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Articles Tagged with Crime

gavelUnusual crime stories make the news on a regular basis, grabbing the imagination of the viewers and keeping them enthralled and glued to their television sets, not to mention increasing the network ratings. These crimes make huge splashes in the news and tantalize the audience with wild scenes of decadence and drama, like the latest soap opera or reality show. Most crimes of this caliber usually involve, money, murder, sex.

Chicago Woman Kills Mother While on Exotic Vacation

The Bali suitcase murder case involved a million dollar trust, an exotic vacation, angst between a mother and daughter, and conspiracy between lovers to commit murder. Heather Mack and Tommy Schaefer were convicted and sentenced to 10 and 18 years, respectively, for the murder of Mack’s mother. They will be serving their time in a Bahi prison. Mack, Schaefer, and Mack’s mother were on vacation when the murder occurred. Soon after being incarcerated, Mack gave birth to her daughter. According to Indonesian law, the baby will be raised by Mack in her prison cell until the child reaches the age of two years old.

In an effort to eradicate crime in the urban city of Chicago, the city officials are demolishing abandoned buildings that are magnets for drug users and drug dealers. The buildings targeted for demolition are known hangouts for gangs and drug dealers. Residents of the neighborhood have been asking Alderman Carrie Austin for years to get the city to take down these buildings. Happily, now, the city is listening to the neighborhood residents.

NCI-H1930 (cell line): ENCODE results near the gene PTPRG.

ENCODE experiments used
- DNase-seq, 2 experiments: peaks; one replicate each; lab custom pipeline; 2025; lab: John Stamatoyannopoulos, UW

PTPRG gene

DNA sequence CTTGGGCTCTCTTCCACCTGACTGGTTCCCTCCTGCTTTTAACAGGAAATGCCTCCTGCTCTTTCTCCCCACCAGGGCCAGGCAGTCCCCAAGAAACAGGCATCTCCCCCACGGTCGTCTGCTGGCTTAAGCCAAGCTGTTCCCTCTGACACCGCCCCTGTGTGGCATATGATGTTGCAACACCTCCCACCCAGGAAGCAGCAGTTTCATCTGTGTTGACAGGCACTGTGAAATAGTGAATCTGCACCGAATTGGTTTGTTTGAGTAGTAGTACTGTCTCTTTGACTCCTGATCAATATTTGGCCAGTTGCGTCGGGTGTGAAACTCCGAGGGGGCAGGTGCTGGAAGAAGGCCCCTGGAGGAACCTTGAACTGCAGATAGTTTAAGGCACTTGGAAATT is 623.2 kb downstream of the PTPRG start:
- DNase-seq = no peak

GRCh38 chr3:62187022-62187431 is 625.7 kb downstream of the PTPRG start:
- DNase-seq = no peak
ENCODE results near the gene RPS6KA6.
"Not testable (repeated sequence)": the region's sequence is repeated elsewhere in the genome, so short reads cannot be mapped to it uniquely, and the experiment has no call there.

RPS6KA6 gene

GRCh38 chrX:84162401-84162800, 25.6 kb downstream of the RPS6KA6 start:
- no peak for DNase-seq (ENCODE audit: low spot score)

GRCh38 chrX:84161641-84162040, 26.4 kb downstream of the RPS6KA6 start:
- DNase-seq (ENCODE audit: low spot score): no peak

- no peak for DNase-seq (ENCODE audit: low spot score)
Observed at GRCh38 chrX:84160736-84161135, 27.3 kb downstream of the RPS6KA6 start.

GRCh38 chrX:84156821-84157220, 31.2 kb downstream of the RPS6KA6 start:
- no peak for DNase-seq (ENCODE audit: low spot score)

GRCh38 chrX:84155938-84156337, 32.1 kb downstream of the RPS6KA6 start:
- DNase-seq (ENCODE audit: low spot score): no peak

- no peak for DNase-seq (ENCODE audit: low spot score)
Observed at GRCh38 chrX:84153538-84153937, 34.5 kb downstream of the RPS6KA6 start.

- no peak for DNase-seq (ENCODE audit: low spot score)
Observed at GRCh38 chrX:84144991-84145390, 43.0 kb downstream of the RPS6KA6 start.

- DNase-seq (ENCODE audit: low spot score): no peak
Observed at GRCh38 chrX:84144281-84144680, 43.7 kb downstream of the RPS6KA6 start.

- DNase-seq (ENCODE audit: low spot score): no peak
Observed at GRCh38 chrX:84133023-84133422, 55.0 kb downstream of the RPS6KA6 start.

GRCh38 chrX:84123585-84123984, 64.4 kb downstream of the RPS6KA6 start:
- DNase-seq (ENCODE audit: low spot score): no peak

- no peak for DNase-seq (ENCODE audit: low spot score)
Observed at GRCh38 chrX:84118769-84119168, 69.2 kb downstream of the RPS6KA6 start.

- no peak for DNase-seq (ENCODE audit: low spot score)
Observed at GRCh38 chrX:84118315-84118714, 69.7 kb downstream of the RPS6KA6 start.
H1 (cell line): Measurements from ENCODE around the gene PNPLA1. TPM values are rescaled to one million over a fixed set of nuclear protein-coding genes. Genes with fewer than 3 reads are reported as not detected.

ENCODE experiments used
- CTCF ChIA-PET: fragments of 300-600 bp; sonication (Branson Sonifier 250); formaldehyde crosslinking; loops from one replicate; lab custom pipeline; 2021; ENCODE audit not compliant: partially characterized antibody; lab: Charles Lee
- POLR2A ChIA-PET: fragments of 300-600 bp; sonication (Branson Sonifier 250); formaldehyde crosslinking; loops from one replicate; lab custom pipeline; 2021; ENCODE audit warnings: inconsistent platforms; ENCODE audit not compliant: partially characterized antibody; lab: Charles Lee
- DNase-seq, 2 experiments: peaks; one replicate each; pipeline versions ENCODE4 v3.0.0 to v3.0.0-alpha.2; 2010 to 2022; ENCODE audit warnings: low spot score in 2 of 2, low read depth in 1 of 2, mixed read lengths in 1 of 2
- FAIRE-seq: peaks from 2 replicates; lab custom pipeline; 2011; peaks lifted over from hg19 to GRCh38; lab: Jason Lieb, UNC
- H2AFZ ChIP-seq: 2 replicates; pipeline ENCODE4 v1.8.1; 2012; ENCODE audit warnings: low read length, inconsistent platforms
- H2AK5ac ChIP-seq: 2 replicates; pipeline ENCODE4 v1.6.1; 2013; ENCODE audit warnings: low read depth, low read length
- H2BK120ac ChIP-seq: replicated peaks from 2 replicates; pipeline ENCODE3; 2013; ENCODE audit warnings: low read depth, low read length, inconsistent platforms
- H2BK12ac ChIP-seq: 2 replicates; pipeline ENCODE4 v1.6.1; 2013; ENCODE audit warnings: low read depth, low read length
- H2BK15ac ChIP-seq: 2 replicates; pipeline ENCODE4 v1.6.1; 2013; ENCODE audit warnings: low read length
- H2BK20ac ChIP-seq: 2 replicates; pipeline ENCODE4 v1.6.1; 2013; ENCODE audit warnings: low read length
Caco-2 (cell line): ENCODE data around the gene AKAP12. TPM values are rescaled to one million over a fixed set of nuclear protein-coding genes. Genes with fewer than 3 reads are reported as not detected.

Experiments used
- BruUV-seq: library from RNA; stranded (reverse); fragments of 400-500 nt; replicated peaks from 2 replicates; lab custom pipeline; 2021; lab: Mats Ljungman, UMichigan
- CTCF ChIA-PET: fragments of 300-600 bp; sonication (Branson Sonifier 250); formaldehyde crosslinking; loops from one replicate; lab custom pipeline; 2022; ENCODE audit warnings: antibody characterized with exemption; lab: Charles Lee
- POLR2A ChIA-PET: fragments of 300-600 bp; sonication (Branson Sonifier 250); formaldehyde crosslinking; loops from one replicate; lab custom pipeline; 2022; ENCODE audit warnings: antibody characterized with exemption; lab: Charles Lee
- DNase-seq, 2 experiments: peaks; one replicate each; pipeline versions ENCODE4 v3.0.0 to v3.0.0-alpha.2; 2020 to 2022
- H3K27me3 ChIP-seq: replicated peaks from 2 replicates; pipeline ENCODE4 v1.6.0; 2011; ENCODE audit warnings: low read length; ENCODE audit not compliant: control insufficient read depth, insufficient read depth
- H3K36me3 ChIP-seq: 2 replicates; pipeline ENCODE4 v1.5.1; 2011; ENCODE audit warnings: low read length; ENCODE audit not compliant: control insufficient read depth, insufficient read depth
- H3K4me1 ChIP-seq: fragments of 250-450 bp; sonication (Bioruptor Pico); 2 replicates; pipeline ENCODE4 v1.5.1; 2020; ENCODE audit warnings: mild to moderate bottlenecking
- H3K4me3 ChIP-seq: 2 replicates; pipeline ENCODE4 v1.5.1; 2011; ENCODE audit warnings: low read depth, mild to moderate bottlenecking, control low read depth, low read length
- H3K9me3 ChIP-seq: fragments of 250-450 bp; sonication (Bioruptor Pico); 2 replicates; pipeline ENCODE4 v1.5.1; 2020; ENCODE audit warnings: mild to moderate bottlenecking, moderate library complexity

The Demolition of Buildings in Blighted Neighborhoods

The Chicago Police Department and the Department of Building and Safety have started demolishing the building structures located in the West Pullman neighborhood. Mayor Rahm Emanuel says that these demolitions are necessary to fight gang violence and crime in the area. Chicago has torn down at least 14 structures and boarded up about 400 buildings so far. The structures being targeted for demotion are those that are located in high crime areas, those that have absentee owners and those that have no possibility of being repaired. See abc7news for more on this story.

What is the nature of crime and can it be controlled? From the beginning of time, starting with the story of Cain and Abel, society has been perplexed with crime and its impact on how we interact with each other on a daily basis. Perhaps it is an inevitability of the human experience. Wherever you have man interacting with each other, you will have the makings of criminal elements. For that reason, laws have been created in order to control this part of human nature to some degree, and to the extent possible.

Types of Crimes That Plague the Human Experience

There are many types of crimes and criminal acts ranging from homicide, burglary, arson, assault and battery, to name a few. Cities with a large population growth will have a percentage of all of these types of crimes taking place on any given day, on its streets, and in its communities. At risk for higher levels of crimes, for the most part, are our low income communities where unemployment, squalor, and what appears to be and acceptance of certain types of crimes seems to be the norm.